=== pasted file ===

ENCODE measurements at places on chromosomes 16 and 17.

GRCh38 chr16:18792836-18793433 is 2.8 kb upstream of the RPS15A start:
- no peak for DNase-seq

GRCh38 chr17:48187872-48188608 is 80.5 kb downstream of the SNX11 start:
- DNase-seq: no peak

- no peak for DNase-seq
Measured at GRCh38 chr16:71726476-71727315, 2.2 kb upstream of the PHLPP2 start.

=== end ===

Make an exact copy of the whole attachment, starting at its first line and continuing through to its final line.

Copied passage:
ENCODE measurements at places on chromosomes 16 and 17.

GRCh38 chr16:18792836-18793433 is 2.8 kb upstream of the RPS15A start:
- no peak for DNase-seq

GRCh38 chr17:48187872-48188608 is 80.5 kb downstream of the SNX11 start:
- DNase-seq: no peak

- no peak for DNase-seq
Measured at GRCh38 chr16:71726476-71727315, 2.2 kb upstream of the PHLPP2 start.